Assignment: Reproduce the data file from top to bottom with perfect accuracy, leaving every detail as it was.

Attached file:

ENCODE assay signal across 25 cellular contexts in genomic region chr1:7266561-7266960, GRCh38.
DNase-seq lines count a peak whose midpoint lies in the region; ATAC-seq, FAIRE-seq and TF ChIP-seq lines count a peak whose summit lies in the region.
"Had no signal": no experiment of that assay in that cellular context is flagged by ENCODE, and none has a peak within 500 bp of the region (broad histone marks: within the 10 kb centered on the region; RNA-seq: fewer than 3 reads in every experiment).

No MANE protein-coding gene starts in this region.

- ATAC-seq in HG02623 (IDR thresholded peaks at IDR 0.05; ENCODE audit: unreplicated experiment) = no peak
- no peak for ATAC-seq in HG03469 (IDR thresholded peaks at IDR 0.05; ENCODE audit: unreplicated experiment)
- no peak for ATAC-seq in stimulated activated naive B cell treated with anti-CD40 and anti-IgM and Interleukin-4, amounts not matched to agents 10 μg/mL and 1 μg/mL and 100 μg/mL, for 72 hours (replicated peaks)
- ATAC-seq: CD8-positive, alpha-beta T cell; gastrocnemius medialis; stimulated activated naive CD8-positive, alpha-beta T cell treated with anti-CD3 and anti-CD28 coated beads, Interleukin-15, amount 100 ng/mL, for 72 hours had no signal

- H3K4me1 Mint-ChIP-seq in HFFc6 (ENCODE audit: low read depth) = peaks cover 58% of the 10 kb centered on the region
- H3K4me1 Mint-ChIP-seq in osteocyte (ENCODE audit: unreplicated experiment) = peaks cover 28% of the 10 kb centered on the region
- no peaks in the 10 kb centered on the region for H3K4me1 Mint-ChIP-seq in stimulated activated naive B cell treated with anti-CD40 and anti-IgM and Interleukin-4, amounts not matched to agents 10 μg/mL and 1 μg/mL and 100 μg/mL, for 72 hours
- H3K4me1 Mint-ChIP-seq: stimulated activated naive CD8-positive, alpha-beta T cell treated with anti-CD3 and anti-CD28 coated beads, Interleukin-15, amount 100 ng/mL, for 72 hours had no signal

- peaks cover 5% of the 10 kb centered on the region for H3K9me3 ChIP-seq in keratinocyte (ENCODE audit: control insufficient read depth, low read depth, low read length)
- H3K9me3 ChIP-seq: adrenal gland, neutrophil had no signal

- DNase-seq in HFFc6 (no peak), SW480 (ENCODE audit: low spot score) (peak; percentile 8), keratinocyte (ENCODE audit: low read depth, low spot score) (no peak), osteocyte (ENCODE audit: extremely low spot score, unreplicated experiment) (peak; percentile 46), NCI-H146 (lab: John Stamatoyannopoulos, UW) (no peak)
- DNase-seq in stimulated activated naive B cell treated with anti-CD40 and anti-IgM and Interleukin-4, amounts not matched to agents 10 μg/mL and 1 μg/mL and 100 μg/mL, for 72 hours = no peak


ENCODE assay signal across 25 cellular contexts in genomic region chr1:7266561-7266960, GRCh38.
DNase-seq lines count a peak whose midpoint lies in the region; ATAC-seq, FAIRE-seq and TF ChIP-seq lines count a peak whose summit lies in the region.
"Had no signal": no experiment of that assay in that cellular context is flagged by ENCODE, and none has a peak within 500 bp of the region (broad histone marks: within the 10 kb centered on the region; RNA-seq: fewer than 3 reads in every experiment).

No MANE protein-coding gene starts in this region.

- ATAC-seq in HG02623 (IDR thresholded peaks at IDR 0.05; ENCODE audit: unreplicated experiment) = no peak
- no peak for ATAC-seq in HG03469 (IDR thresholded peaks at IDR 0.05; ENCODE audit: unreplicated experiment)
- no peak for ATAC-seq in stimulated activated naive B cell treated with anti-CD40 and anti-IgM and Interleukin-4, amounts not matched to agents 10 μg/mL and 1 μg/mL and 100 μg/mL, for 72 hours (replicated peaks)
- ATAC-seq: CD8-positive, alpha-beta T cell; gastrocnemius medialis; stimulated activated naive CD8-positive, alpha-beta T cell treated with anti-CD3 and anti-CD28 coated beads, Interleukin-15, amount 100 ng/mL, for 72 hours had no signal

- H3K4me1 Mint-ChIP-seq in HFFc6 (ENCODE audit: low read depth) = peaks cover 58% of the 10 kb centered on the region
- H3K4me1 Mint-ChIP-seq in osteocyte (ENCODE audit: unreplicated experiment) = peaks cover 28% of the 10 kb centered on the region
- no peaks in the 10 kb centered on the region for H3K4me1 Mint-ChIP-seq in stimulated activated naive B cell treated with anti-CD40 and anti-IgM and Interleukin-4, amounts not matched to agents 10 μg/mL and 1 μg/mL and 100 μg/mL, for 72 hours
- H3K4me1 Mint-ChIP-seq: stimulated activated naive CD8-positive, alpha-beta T cell treated with anti-CD3 and anti-CD28 coated beads, Interleukin-15, amount 100 ng/mL, for 72 hours had no signal

- peaks cover 5% of the 10 kb centered on the region for H3K9me3 ChIP-seq in keratinocyte (ENCODE audit: control insufficient read depth, low read depth, low read length)
- H3K9me3 ChIP-seq: adrenal gland, neutrophil had no signal

- DNase-seq in HFFc6 (no peak), SW480 (ENCODE audit: low spot score) (peak; percentile 8), keratinocyte (ENCODE audit: low read depth, low spot score) (no peak), osteocyte (ENCODE audit: extremely low spot score, unreplicated experiment) (peak; percentile 46), NCI-H146 (lab: John Stamatoyannopoulos, UW) (no peak)
- DNase-seq in stimulated activated naive B cell treated with anti-CD40 and anti-IgM and Interleukin-4, amounts not matched to agents 10 μg/mL and 1 μg/mL and 100 μg/mL, for 72 hours = no peak